• Shuffle
    Toggle On
    Toggle Off
  • Alphabetize
    Toggle On
    Toggle Off
  • Front First
    Toggle On
    Toggle Off
  • Both Sides
    Toggle On
    Toggle Off
  • Read
    Toggle On
    Toggle Off

Card Range To Study



Play button


Play button




Click to flip

Use LEFT and RIGHT arrow keys to navigate between flashcards;

Use UP and DOWN arrow keys to flip the card;

H to show hint;

A reads text to speech;

26 Cards in this Set

  • Front
  • Back
What are the two major groups of Gram-positive pathogens?

What is this name based on?
Low G + C Gram-positive bacteria and High G + C Gram-positive bacteria

It is based on the ration of guanine-cytosine nucleotide base pairs to adenine-thymine nucleotide base pairs in these organisms' DNA
What three genera of pathogenic spherical cells are included in the Low G + C gram positive category?
Staphylococcus, streptococcus, and Enterococcus
What three genera of pathogenic rod-shaped cells are included in the Low G + C gram positive cateogory?
Bacillius, Clostridium, and Listeria
What rod shaped cells are included in the high G + C gram positive category?
Corynebacterium, Mycobacterium, and Propionicbacterium
What filamentus, fungus like cells are in the high G + C category?
Norcardia, and Actinomyces
Give the break down of Staphylococcus.

1. Category (genus)
2. Structure and Physiology
3. Pathogenicity
4. Epidemiology
5. Disease
6. Diagnosis, TX and prevention
1. Low G + C gram positive bacteria
2. spherical clusters, anaerobic, (salt, radiation, dessication, heat tolerant)
3. Protein A (interferes with humoral immune response by halting opsonization and the complement cascade), outer surface has bound coagulase (causes fibrin clots that "hide" the bacteria), Slime layers, enzymes, toxins
4. Direct contact and fomites
5. Noninvasive (food poisoning), cutaneous (scaleded skin syndrome, impetigo, and folliculitis), systemic diseases (TSS, bacteremia, endocarditis, pneumonida and empyema, osteomyelitis)
6. resistant to many antibiotics
methicillin and vancomycin are drugs of last resort
MRSA and VRSA are of extreme public health concern
What two species are commonly associated with staphylococcal diseases in humans?
1. Staphylococcus aureus
2. Staphylococcus epidermidis
What does staphylococcus synthesize that other G + C Gram positive cocci do not?
What toxins do staphylococci produce to contribute to their survival and pathogenicity?
Cell-free coagulase, hyalouronidase, staphylokinase, lipases, and b-Lactamase
True or False

Only S.aureus produces cell-free coagulase
True or False

All staphylococci produce lipases
What is the function of staphylokinase
To break down fibrin clots
What is the function of B-lactamase
To break down penicillion
List the Toxins associated with staphylococcus
Cytolytic toxins, exfoliative toxins, toxic shock syndrome toxin, and entereotoxins
______ is one of the more common causes of food poisoning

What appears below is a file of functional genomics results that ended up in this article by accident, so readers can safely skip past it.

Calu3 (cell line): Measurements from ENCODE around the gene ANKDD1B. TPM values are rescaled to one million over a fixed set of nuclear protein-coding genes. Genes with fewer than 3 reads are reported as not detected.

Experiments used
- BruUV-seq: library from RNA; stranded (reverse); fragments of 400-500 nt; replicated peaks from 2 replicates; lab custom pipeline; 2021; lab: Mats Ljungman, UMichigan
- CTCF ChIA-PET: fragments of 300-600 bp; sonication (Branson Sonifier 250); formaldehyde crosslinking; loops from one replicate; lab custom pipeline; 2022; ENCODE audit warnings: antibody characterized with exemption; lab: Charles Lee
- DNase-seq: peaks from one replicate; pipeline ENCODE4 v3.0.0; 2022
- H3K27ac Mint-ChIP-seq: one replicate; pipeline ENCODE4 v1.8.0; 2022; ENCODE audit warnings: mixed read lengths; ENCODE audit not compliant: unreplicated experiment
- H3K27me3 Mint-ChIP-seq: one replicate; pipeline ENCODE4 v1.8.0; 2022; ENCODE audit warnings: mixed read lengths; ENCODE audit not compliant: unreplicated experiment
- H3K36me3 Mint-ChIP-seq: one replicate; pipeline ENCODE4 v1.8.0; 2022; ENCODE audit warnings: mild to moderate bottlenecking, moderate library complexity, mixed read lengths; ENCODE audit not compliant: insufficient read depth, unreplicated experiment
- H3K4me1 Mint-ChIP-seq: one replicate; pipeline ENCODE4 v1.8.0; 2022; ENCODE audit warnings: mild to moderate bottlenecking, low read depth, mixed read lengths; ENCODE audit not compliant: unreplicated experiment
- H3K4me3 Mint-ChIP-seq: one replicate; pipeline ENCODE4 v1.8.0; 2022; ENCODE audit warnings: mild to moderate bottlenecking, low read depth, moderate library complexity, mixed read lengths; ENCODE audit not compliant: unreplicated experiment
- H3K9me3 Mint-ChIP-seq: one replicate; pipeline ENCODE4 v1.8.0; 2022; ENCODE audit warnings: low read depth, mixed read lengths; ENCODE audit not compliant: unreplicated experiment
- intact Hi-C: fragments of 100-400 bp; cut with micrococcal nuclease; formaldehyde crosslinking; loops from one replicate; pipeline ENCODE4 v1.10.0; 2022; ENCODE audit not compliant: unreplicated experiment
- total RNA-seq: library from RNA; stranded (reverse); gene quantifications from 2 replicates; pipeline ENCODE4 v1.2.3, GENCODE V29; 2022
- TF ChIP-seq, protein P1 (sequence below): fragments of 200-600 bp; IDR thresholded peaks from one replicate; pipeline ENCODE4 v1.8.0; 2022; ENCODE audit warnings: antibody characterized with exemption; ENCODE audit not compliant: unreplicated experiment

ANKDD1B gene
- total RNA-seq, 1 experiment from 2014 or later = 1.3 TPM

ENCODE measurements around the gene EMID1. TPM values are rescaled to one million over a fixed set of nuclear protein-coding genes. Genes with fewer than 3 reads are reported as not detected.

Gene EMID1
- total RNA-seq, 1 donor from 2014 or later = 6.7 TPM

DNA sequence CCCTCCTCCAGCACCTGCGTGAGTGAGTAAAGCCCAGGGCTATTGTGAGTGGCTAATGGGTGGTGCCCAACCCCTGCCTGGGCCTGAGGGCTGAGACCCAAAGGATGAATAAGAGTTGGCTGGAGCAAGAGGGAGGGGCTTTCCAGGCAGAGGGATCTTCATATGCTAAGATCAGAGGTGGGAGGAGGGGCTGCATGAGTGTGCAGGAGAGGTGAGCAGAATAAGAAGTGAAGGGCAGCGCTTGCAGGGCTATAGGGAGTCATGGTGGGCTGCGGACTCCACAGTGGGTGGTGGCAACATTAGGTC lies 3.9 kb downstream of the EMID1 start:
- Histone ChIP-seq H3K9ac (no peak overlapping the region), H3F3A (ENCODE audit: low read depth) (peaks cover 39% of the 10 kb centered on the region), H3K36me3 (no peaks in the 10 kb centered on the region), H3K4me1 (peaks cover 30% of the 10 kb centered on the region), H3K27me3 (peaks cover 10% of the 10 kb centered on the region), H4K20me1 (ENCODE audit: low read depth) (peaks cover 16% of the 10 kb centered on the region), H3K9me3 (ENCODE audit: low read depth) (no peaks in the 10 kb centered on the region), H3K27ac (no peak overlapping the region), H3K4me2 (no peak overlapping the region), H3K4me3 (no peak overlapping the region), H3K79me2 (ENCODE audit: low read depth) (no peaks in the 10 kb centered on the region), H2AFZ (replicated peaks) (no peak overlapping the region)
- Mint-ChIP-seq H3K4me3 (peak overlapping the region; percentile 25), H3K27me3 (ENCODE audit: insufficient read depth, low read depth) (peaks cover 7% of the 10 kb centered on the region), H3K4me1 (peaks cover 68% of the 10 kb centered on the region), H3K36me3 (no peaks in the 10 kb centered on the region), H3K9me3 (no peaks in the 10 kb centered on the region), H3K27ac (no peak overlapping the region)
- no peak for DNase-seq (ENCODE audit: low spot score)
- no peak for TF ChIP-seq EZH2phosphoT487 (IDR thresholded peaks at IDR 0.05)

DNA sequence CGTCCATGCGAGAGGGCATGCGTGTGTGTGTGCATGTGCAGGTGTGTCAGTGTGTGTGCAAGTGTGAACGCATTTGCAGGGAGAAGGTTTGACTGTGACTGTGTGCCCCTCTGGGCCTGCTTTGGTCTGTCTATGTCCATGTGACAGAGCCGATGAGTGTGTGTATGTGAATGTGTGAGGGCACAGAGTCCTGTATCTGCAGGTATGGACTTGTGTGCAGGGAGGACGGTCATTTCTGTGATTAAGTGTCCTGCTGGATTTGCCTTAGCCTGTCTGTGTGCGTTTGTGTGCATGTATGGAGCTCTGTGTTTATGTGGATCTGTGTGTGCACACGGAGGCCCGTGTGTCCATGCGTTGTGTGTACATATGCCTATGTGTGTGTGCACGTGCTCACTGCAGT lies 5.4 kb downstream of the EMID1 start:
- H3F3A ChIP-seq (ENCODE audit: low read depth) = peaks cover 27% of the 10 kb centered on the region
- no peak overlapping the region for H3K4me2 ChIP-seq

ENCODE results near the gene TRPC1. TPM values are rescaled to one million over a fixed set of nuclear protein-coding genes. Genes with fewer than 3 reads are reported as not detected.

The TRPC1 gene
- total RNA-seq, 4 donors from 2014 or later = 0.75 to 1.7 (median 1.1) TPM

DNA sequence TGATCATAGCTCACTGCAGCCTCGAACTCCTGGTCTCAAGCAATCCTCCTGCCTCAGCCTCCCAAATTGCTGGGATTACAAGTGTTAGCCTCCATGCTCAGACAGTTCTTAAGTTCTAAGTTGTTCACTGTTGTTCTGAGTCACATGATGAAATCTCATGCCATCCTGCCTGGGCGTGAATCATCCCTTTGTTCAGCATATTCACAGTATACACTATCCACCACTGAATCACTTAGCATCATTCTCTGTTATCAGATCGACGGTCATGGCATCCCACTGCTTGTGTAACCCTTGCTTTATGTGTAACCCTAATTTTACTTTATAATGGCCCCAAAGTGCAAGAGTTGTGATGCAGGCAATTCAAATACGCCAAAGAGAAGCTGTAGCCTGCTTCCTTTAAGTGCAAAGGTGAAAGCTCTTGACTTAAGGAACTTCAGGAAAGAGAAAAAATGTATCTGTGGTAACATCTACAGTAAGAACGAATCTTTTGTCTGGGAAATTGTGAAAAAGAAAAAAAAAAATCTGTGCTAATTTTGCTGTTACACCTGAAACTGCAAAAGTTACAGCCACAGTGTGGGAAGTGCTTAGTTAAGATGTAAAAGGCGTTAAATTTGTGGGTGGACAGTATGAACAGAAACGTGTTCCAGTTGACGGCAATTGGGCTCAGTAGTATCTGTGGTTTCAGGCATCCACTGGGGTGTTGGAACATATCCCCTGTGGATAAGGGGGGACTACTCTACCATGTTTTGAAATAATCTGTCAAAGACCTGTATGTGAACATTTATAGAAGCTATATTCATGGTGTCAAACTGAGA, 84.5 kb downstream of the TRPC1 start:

True or False

Food contaminated with s.aureus generally tastes bitter and sour.
False- it usually does not appear or taste unusual
S.aureus causes localized ______ lesions.
Whats the difference between impetigo and scalded skin syndrome?
Impetigo’s patches are filled with bacteria, sss’s patches aren’t
When the pneumonia occurs and the fluid that fills the lungs is pus, the condition is then known as ____.
If staphylococcal samples are able to clot blood then they are coagulase positive ______. If they aren’t, then they are coagulase negative _____.
S.aureaus and S.epidermidis, respectively
What is generally used to treat MRSA infections?
What does MRSA stand for?
Methicillin-resistant staphylococcus aureus
Give the break down of Staphylococcus Group A.

1. Category (genus)
2. Structure and Physiology
3. Pathogenicity
4. Epidemiology
5. Disease
6. Diagnosis, TX and prevention
1. Low G + C gram positive bacteria – aka s.pyogens
2. Facultatively anaerobic, spherical cells, usually forms a large zone of beta hemolysis and capsules
3. Protein M (destabilizes complement therefore interferes with opsonization and lysis), and hyaluromic acid (acts as camoflauge since HA is normally found in the body), streptokinases, deoxyribonucleases, C5a peptidase and streptolysins. Toxins include pyrogenic toxins
4. Respiratory droplets in crowded conditions
5. Pharyngitis, scarlet fever, pyoderma and erysipelas, streptococcal toxic shock syndrome, necrotizing fascitis, rheumatic fever, glomerulonephritis
6. antibiotic sensitive, so serious forms of disease are rare. (penicillin, cepahlosporins, topical antimicrobials like bacitracon)
True or False

Streptococcus is catalase positive
False- only staphylococcus is catalase positive
A ___ is a confined, pis-producing lesion that usually occurs on the exposed skin of the face, arms, or legs.
When a streptococcal infection involves the lymph nodes, the condition is known as __.